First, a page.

l.o ul Somtoit li.v Itex. Hi. .fjiiiMi Mclicoil.
Mnillou nf Sumu Men nf the ll'.jr.
Nolo mid Column 1.
l.oeal Ite.ulls cf Kalunljj' 1'ilirurlei.
Sn Troulilo i:x.u((l in settling Mred Car
local Vtt r-eiirton and Suburban.
fieneul N'ortlHUtUrn 1'cniu.yltttiila.
(luouolouy cf Queen VletorU'a Heljn.
financial and Commcicial,
Loral Mm New of the InduiliUl WoilJ.
tuturdjy'a Couit HctorU. w
family the foellii,? of sorrow which all
Christendom shared with England ie
ganllng the illness of Queen Victoria,
adding: "The liberal reign ot tho
queen, which bus permitted the Cath
olic church still to Increase In tho Uni
ted Kingdom, will leave an Indelible
trace upon all Christian hearts."
SHOCK AT DUBLIN.
Painful Sensation Follows the Re
ceipt of Ncwo from Osborne.
Ily K.e-liilse Wiie from The AmwIitt'J Pri"M.
Dublin, Jan. 21, A dop and very
painful sensation followed tho rcrolpt
of the nlarmliig newn from Osborne
Home. Tho nosvspaptrs Sosteiday
published frequent editions, and thlr
ofllcts wero besieged all day by anx
ious inquirers. Tho shock to tho lrHh
people was all the greater because
Queen Victoria, on her vhlt to lie
land last April, gave many lnstance
of sui prising vitality and she war, tin
deiatood to have been sreatly bone
fitted by tho tour.
The Nationalists have boon gener
ous In their expressions ot sympathy
and the Nationalist press, on the wholj
! irspicttiillv silent Only the Dub
lin Evening Telegraph olTcrs an ex
ception, by making tin queen's Ill
ness tho lext of an attack upon the
South African policy of the British
FEELING IN VIENNA.
Couit Ball Postponed by tho Em
perorTributes of the Tress.
l. l.sclioi.e Wlic frui.i The Asoc t.ncu cress.
Vienna. Jan. 21. TIu announcement
of the dangerous illness of Queen Vic
toria, caused a feeling or consternation
In Vienna. Emperor Francis Joseph,
who was profoundly moved, sent lu-ic-tatit
messages to tho British em
bassy yesterday for news.
It Is believed that the great court
ball fixed for today (Monday) will bo
countermanded. Tho emperor, on re
ceipt of a telegram from London last
evening Immediately broko a clrcU
which he had foi mod after the banquet
at the Hofburg.
Tho Austrian papers publish touch
ing tributes to tho queen's wonderful
place In tin affections of her people
and tho politics of the world.
DROWNED AT NIAGARA.
John Wiser Goes Over tho Falls Hla
Ily r.e lit-.lv e Wire from Tho Associated Trc'.
Niagara Falls, N. Y Jan. 20. John
Wiser and John Marsh, of this city,
attempted to cross Niagara river ubove
tho falls today. They lost control of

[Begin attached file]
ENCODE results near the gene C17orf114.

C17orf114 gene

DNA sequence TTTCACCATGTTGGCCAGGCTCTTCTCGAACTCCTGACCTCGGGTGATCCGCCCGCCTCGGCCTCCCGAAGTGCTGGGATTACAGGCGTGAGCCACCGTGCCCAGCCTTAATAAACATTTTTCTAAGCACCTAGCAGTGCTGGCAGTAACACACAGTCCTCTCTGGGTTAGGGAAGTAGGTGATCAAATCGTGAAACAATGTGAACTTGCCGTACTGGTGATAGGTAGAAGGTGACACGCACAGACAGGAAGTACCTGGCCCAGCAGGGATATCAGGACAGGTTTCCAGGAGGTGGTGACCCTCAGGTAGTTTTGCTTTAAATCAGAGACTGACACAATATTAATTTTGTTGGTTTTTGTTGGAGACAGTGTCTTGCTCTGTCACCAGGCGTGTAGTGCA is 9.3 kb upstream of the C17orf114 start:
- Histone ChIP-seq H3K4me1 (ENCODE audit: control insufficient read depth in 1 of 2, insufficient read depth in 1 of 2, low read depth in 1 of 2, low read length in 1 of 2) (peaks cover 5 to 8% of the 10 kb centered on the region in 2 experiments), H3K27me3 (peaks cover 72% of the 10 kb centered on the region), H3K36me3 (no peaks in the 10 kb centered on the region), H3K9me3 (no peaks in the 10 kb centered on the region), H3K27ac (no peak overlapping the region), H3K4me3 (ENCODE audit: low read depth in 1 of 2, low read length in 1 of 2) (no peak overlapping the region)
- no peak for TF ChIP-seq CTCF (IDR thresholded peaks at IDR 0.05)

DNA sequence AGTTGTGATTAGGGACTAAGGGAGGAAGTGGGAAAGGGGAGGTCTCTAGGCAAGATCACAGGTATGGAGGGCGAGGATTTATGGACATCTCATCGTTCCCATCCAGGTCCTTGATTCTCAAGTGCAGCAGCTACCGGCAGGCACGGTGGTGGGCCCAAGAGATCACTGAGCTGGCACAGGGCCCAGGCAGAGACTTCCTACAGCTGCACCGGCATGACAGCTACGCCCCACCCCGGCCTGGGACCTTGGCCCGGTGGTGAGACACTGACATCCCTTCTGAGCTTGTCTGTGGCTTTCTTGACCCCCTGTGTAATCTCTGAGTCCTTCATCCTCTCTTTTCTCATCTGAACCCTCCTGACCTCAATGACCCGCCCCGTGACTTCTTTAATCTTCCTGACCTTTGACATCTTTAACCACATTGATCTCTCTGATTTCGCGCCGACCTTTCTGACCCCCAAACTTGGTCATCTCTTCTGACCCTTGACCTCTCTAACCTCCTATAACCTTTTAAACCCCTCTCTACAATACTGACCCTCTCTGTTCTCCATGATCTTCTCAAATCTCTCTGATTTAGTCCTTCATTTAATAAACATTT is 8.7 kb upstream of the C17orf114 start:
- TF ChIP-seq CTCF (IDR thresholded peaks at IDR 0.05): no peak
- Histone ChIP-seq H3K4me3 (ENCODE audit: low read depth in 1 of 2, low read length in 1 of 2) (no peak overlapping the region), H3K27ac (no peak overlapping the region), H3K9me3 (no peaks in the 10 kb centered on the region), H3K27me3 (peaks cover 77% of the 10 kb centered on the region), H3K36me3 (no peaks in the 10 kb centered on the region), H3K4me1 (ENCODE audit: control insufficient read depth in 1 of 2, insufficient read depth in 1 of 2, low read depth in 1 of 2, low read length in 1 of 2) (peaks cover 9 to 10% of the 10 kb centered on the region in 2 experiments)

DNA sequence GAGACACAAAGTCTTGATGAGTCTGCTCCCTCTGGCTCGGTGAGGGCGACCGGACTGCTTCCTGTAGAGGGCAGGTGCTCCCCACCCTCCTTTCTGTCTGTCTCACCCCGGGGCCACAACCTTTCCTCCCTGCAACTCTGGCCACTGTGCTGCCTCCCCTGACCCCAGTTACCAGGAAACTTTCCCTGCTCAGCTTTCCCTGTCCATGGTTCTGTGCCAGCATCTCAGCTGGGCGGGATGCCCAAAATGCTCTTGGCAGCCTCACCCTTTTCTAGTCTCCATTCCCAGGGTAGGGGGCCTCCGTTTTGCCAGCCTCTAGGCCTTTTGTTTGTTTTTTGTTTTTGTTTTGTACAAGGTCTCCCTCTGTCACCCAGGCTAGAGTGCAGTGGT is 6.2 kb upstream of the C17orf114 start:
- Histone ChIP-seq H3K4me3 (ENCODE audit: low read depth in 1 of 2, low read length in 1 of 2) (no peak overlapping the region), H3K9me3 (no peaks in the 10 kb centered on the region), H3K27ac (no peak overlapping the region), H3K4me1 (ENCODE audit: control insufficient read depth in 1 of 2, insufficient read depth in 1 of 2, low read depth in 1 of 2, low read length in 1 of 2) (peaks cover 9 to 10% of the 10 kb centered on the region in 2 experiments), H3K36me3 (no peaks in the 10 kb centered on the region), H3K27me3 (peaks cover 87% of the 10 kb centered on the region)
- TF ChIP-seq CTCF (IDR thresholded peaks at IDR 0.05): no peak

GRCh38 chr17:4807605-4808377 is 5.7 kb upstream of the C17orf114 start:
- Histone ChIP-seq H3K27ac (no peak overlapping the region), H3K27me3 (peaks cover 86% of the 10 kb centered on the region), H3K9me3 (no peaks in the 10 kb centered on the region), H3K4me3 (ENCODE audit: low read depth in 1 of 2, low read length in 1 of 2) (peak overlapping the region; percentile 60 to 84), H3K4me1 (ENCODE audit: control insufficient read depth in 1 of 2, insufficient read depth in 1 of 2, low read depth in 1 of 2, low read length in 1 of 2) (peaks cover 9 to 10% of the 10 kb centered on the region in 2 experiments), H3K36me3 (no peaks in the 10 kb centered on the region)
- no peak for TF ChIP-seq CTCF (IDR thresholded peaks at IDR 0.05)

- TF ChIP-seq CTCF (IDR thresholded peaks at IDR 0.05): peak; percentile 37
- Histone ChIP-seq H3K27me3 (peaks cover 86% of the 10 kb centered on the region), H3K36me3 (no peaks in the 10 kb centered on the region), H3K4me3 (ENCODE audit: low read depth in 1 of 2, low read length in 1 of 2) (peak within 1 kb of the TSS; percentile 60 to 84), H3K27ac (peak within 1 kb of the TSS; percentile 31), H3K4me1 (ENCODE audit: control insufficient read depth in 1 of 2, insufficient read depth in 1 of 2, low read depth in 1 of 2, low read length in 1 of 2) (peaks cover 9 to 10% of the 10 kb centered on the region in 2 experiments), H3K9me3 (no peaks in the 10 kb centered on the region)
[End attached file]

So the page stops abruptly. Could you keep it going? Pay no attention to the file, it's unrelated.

their boat and wora carried Into tho
.rapids. Wiser, who was unablo to
swim, was swept over tho runs ana
drowned. Marsh, after a desperate,
struggle In tho ley water, was rescued
by persons along the shore.
The men wero nearly half vay.
across tho river when their bout was
caught In a field of Ice. They fought
desperately to extricate their frail
ci aft, but without success. As the
boat passed tho power house, both'
men got on the floating Ice. Tho boat
passed ion through the rapids and
over the falls. Tho two men with
tenor written on their faces, floated
down tho river side by side. Marsh
svas two hundred foot from the shore
and Wiser was at least twenty leet
further nway. At Willow islund sev
oi ul men formed a lino and with tho
aid of a long polo succeeded In gtttini;
near enough to Mursh to rescue him.
Wiser clung to tho Ice until he was
tossed Into the basin nnd drowned.
U Ihcluxlvo Wlic from llio Awnclatcd Ics.
New Yoik, Jan. SO. Armed i L'Aqiiiliaie.
IlaSie. .iiliil: Bienieilusc'ii, Antwerp. Queens
town Silled: Ethruiil (from I.lveipool), Xe'r
VciK. Arris nil Sc-isij, v Yoik for Liver.
pool and priccedcd. Lizard P.iedi l'rlia
Hi cent, I.ulipold, Nrsv Yoik for Ilremen. Clh.
latUP-d'aiMil: Alter, ficnoa und Naples for
.New Yoik. l.lveiimol Aimed: Nomadic, New
By Kvcluiiso W'Ira bum lli Aisoilatcd Vtta.
AtUntio City, Jan. ?o. The achocner A. 1.
Coleman fiuiu Nets bum.-, S. C for Philadelphia,
T.'mt to pietea and suiil; oil bi-io todjy, thortly
after hur ciesv of fom h.ul been rucued by tho
Atlantlo llfu ali.if new Sho sm lumber laden.
Two thouiaud peoon itiies.scd llio icicue ot
-t- -f 1 -t- ;
4- WEATHER FORECAST.
Washington, Jan. 20.- Oivailonal ralni -
- prob-ibl Mondavi siurmcr, outberly -f,
winds 1rtk mi the itut, Tursdav, Mr. -4
. .t . 1 1 -t ,t f . .